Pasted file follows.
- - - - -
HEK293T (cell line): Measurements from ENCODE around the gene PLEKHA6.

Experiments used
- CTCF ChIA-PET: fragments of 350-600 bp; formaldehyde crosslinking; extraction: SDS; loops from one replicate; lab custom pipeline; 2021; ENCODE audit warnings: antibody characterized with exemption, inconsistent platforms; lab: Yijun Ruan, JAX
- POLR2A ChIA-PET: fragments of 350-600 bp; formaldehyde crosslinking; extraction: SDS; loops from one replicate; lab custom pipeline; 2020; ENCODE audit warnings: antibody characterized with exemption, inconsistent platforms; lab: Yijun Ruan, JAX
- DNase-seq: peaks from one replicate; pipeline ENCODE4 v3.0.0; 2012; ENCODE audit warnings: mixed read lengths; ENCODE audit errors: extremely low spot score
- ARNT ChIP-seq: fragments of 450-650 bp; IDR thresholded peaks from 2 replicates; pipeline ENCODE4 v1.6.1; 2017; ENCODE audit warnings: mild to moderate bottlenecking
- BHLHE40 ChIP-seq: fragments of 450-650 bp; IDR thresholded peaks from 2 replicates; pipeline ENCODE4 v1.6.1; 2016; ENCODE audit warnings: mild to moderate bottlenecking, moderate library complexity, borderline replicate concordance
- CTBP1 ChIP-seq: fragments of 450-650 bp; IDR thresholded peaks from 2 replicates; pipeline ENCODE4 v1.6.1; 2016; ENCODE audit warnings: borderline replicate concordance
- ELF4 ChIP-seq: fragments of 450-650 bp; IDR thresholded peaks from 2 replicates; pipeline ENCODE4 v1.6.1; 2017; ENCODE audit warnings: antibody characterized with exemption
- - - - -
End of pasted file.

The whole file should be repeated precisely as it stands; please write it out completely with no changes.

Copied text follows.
HEK293T (cell line): Measurements from ENCODE around the gene PLEKHA6.

Experiments used
- CTCF ChIA-PET: fragments of 350-600 bp; formaldehyde crosslinking; extraction: SDS; loops from one replicate; lab custom pipeline; 2021; ENCODE audit warnings: antibody characterized with exemption, inconsistent platforms; lab: Yijun Ruan, JAX
- POLR2A ChIA-PET: fragments of 350-600 bp; formaldehyde crosslinking; extraction: SDS; loops from one replicate; lab custom pipeline; 2020; ENCODE audit warnings: antibody characterized with exemption, inconsistent platforms; lab: Yijun Ruan, JAX
- DNase-seq: peaks from one replicate; pipeline ENCODE4 v3.0.0; 2012; ENCODE audit warnings: mixed read lengths; ENCODE audit errors: extremely low spot score
- ARNT ChIP-seq: fragments of 450-650 bp; IDR thresholded peaks from 2 replicates; pipeline ENCODE4 v1.6.1; 2017; ENCODE audit warnings: mild to moderate bottlenecking
- BHLHE40 ChIP-seq: fragments of 450-650 bp; IDR thresholded peaks from 2 replicates; pipeline ENCODE4 v1.6.1; 2016; ENCODE audit warnings: mild to moderate bottlenecking, moderate library complexity, borderline replicate concordance
- CTBP1 ChIP-seq: fragments of 450-650 bp; IDR thresholded peaks from 2 replicates; pipeline ENCODE4 v1.6.1; 2016; ENCODE audit warnings: borderline replicate concordance
- ELF4 ChIP-seq: fragments of 450-650 bp; IDR thresholded peaks from 2 replicates; pipeline ENCODE4 v1.6.1; 2017; ENCODE audit warnings: antibody characterized with exemption